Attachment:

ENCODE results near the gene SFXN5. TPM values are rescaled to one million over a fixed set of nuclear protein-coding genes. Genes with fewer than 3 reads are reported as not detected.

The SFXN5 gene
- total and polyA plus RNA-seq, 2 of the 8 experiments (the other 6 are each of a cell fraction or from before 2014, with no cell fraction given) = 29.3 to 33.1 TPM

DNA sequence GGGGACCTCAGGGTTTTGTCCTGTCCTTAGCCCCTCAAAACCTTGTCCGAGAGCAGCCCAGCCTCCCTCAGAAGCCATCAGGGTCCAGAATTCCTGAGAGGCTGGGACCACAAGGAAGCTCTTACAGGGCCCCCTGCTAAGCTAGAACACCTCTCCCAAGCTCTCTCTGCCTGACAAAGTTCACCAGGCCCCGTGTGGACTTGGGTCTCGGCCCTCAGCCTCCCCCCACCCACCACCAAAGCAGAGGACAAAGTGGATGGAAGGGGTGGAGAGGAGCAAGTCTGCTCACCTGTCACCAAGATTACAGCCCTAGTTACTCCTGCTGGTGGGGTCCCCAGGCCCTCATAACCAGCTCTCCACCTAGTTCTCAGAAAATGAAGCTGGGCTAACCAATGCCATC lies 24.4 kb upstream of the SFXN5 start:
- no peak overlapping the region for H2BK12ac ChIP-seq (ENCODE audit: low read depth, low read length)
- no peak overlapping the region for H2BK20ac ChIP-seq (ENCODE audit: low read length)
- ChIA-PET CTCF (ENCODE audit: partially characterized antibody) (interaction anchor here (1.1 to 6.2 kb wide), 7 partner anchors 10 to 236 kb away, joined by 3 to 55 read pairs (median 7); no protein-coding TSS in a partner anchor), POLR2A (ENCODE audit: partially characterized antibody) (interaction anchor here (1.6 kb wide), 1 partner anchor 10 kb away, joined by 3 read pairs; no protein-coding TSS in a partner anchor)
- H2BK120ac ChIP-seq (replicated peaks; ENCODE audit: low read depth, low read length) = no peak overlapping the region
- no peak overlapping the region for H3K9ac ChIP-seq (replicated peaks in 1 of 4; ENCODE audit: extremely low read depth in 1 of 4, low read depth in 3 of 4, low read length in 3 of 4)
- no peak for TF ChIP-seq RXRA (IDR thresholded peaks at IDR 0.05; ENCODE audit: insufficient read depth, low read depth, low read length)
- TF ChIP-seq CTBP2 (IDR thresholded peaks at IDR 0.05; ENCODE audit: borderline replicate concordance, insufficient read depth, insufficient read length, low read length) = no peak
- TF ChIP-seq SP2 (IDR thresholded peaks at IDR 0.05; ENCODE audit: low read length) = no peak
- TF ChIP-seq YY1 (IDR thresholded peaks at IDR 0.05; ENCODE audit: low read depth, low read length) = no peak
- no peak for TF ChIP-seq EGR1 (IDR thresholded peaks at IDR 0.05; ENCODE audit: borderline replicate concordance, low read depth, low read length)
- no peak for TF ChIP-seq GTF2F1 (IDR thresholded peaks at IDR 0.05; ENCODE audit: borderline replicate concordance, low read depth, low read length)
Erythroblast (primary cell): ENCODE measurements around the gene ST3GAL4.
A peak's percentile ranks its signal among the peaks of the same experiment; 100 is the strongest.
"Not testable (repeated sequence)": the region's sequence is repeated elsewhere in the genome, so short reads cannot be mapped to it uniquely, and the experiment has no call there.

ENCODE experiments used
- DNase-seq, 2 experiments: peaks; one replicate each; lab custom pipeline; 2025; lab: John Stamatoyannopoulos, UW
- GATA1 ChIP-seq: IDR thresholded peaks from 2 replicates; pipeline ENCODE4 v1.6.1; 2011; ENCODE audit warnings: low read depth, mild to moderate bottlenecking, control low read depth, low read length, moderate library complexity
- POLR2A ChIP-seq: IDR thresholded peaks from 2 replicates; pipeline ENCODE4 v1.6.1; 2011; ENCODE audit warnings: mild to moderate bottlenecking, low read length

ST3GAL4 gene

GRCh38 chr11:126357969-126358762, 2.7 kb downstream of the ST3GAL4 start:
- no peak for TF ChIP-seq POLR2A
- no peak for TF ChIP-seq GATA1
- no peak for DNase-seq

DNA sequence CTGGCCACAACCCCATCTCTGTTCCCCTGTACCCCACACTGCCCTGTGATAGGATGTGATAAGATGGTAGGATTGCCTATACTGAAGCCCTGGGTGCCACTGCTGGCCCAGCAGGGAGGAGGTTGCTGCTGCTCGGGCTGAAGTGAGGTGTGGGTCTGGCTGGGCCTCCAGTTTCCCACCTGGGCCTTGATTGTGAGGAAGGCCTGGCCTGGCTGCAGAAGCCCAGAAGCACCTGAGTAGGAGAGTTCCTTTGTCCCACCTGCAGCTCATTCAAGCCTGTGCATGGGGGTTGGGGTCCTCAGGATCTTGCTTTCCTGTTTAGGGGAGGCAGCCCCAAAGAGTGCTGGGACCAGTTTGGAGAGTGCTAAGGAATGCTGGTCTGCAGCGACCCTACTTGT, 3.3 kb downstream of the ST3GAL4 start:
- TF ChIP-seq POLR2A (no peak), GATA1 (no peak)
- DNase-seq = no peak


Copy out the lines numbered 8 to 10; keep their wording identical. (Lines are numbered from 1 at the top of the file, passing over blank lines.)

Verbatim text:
- H2BK120ac ChIP-seq (replicated peaks; ENCODE audit: low read depth, low read length) = no peak overlapping the region
- no peak overlapping the region for H3K9ac ChIP-seq (replicated peaks in 1 of 4; ENCODE audit: extremely low read depth in 1 of 4, low read depth in 3 of 4, low read length in 3 of 4)
- no peak for TF ChIP-seq RXRA (IDR thresholded peaks at IDR 0.05; ENCODE audit: insufficient read depth, low read depth, low read length)